skip to Main Content

The linked article from is just a wonderful read and is inspiration for the City of Newport Beach’s efforts to re-integrate cycling in the community.

Some excerpts:

“Some residents believe that fear is one of the reasons that more people in Glendale don’t bike. “This is a unique city. We have a huge driving problem here, and the speed and the recklessness is beyond comprehension sometime,” commented Nathalie Winiarski…

“When it comes to the design of Glendale’s streets, the city didn’t wait until the plan was finalized to begin the long project of retrofitting its transportation network to accommodate bicyclists and pedestrians

The city’s success with Sharrows had another, almost psychic benefit to the city. Every single person I spoke with to prepare for this series brought up an attempt to put bike lanes on Verdugo Avenue over ten years ago that led to such a backlash that city staff literally cringed at its mention. But for Sharrows, the reaction was different. Mayor Friedman commented that “98%” of the feedback she received was positive.  Mike Nilson with City Planning, took it one step further, “Before Sharrows, people looked at bike projects as ‘taking away parking’ or ‘taking away car travel lanes.’” And now the city is ready to move beyond Sharrows and try adding bike lanes again. Plans are in the work for bike lanes as part of the Riverdale-Maple Greenway and a separate project is scheduled for Main Street…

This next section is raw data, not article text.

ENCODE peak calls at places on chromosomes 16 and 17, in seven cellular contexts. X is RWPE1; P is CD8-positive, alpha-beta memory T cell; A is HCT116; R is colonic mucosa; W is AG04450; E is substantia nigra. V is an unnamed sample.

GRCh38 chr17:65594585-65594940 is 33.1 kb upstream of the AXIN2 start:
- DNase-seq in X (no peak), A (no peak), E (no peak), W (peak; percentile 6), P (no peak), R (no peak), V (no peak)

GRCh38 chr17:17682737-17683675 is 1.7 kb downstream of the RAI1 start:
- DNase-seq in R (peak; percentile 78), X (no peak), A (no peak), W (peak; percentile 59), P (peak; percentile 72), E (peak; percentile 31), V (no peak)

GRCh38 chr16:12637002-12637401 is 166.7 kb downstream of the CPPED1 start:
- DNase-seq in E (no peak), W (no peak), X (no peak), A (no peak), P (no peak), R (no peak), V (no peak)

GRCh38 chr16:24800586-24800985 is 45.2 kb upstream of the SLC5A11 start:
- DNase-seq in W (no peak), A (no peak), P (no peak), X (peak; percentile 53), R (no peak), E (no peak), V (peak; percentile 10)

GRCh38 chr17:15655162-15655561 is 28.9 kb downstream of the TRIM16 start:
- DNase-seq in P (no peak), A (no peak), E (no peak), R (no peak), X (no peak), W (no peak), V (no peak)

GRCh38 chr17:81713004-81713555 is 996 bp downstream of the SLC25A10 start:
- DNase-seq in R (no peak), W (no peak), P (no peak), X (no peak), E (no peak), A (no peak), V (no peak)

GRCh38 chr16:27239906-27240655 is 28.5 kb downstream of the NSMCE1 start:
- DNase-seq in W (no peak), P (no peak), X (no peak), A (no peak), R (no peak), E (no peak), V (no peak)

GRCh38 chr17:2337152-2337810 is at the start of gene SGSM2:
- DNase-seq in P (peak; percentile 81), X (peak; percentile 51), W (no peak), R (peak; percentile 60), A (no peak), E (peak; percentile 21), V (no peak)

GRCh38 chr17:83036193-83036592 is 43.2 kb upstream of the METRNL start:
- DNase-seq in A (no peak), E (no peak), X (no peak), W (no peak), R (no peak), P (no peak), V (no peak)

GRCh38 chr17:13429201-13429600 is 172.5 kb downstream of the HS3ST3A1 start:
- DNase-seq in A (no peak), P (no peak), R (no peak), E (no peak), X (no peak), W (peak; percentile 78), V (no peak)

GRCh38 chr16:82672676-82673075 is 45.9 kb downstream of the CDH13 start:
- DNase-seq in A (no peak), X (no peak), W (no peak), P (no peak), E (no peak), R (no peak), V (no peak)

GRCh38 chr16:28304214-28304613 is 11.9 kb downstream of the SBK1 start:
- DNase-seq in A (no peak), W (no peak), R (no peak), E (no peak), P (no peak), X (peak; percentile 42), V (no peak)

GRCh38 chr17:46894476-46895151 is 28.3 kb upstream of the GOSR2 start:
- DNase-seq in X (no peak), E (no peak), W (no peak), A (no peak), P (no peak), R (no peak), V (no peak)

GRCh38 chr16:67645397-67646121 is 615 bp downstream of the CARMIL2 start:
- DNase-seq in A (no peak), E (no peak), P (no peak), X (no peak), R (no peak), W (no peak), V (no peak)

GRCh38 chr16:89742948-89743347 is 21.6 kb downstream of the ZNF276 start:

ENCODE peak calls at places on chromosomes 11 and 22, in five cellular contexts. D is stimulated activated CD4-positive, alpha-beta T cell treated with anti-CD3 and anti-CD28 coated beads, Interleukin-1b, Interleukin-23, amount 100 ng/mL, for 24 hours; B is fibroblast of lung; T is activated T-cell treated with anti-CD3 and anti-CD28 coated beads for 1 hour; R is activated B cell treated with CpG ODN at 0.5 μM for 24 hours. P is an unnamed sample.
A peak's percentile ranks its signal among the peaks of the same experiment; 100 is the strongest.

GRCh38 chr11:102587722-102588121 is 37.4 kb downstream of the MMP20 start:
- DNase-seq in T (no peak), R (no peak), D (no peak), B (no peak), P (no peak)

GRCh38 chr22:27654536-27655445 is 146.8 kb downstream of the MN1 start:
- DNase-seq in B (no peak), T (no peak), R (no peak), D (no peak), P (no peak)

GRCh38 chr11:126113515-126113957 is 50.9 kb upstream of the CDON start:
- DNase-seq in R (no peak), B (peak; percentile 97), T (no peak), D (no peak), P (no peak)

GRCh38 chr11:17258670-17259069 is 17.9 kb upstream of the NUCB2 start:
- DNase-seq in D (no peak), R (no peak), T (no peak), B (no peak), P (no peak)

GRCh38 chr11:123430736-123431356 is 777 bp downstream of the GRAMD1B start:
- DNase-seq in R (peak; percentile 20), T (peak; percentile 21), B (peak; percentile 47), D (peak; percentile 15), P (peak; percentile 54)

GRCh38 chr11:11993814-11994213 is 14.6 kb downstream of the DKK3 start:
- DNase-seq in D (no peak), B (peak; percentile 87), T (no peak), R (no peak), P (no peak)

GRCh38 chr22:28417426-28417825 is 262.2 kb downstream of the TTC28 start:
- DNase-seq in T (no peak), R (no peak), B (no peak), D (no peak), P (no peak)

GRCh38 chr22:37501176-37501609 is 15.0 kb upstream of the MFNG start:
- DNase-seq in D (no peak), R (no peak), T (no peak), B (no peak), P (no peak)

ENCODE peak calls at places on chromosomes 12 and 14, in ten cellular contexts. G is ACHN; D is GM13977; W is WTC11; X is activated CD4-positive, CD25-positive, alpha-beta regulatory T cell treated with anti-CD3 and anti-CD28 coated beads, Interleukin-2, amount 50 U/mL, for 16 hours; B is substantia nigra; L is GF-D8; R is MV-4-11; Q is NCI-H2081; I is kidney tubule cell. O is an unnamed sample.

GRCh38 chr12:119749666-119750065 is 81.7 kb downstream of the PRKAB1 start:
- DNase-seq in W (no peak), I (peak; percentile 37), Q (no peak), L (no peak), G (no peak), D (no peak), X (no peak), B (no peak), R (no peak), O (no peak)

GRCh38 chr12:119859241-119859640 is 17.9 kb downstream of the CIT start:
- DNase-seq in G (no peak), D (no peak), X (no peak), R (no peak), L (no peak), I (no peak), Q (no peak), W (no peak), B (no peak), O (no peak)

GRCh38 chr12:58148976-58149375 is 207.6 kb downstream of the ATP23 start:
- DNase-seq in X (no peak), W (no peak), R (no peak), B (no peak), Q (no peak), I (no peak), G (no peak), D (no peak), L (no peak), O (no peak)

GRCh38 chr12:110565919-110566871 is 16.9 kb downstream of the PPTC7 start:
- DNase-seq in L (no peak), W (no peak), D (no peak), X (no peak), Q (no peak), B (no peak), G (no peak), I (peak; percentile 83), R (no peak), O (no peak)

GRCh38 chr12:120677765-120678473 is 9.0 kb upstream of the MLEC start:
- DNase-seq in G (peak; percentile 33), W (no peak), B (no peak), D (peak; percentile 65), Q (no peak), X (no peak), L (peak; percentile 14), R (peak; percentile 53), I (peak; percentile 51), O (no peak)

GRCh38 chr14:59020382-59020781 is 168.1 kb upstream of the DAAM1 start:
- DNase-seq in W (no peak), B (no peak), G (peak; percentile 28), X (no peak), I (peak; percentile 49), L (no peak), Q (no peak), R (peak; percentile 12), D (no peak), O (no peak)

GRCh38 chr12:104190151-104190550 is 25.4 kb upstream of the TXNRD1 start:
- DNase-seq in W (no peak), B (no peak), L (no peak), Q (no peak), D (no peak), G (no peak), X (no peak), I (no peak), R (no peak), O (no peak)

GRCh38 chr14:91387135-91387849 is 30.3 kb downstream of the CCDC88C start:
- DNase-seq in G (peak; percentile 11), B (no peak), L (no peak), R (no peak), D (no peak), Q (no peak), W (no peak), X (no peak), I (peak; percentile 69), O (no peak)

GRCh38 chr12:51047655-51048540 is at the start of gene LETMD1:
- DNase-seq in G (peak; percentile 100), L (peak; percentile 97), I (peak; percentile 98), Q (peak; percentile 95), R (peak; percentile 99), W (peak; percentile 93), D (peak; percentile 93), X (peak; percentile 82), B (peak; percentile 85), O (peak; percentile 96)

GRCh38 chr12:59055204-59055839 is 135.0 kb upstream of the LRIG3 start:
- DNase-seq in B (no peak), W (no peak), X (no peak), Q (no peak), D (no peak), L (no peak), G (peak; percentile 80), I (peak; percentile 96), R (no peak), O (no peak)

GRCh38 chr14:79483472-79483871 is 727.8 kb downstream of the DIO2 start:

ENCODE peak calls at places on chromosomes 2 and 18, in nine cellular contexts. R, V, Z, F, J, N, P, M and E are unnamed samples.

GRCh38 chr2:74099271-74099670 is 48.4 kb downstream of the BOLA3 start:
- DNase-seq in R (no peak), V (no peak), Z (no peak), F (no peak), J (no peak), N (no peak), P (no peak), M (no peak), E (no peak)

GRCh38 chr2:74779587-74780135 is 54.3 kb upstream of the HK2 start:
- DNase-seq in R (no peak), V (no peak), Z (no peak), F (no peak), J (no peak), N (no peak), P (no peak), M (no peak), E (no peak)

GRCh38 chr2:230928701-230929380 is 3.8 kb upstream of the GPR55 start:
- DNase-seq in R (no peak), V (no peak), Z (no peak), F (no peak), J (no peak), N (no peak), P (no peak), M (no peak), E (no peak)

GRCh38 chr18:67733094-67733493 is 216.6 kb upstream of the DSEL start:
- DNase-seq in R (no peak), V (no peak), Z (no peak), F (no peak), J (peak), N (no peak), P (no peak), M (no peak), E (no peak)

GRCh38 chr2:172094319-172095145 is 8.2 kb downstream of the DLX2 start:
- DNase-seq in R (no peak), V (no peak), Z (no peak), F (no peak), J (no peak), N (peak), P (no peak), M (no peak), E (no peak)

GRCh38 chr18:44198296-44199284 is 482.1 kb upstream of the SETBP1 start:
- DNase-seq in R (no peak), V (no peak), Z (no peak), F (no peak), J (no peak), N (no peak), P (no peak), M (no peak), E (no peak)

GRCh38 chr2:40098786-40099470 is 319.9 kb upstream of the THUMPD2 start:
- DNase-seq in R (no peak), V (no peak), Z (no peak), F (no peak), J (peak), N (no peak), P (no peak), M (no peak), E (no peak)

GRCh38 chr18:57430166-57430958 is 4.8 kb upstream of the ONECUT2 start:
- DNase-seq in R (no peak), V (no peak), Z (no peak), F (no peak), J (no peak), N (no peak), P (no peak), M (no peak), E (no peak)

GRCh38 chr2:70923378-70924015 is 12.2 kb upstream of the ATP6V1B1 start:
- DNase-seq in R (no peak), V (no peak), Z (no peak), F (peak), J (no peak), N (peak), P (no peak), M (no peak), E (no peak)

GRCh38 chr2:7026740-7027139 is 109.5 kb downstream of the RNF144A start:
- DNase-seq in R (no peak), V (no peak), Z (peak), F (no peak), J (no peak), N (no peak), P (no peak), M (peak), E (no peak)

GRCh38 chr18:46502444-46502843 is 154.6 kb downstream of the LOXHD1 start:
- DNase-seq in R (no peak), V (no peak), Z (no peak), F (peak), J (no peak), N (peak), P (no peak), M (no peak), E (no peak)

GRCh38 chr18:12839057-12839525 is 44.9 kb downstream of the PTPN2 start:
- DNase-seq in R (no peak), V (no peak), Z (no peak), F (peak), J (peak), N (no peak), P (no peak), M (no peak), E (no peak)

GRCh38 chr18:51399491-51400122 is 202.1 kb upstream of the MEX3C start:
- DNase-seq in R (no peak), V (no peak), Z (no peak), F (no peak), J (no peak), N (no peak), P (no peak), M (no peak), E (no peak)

“These small changes begin to add up to a changed street life in Glendale. It’s not as though the city has transformed from a car dominated transportation system to Copenhagen, but small changes add up over time. Sharrows, better crossings, traffic calming, these are all things that weren’t a part of Glendale’s plan a couple of years ago, but are all in the mix now whenever a transportation project is considered

“City staff readily agrees. “The philosophical change is that now giving consideration to the bikes and pedestrians is standard,” provides Kevin Carter with the city’s Public Works and Engineering Department. “Every project that comes through, we’re looking at what can be done for bike and pedestrians

“…cases over the last two years demonstrate the difficulties of enforcing traffic laws fairly in a world where many drivers routinely violate the law and many parts of the legal code are unclear…”

“Glendale doesn’t just have a Bike to Work Day and Bike Week as does its giant neighbor to the south and west, it has a Bike Month that had over 20 free events in 2010

“In 2009 the city received a nearly $900,000 grant from Caltrans to improve safe passing at six local schools. One year later, the GPD received over a quarter of a million dollars to better train officers about pedestrian and bicyclist rights

And much, much more… enjoy!



David Huntsman

Husband, father, cyclist, lawyer

Back To Top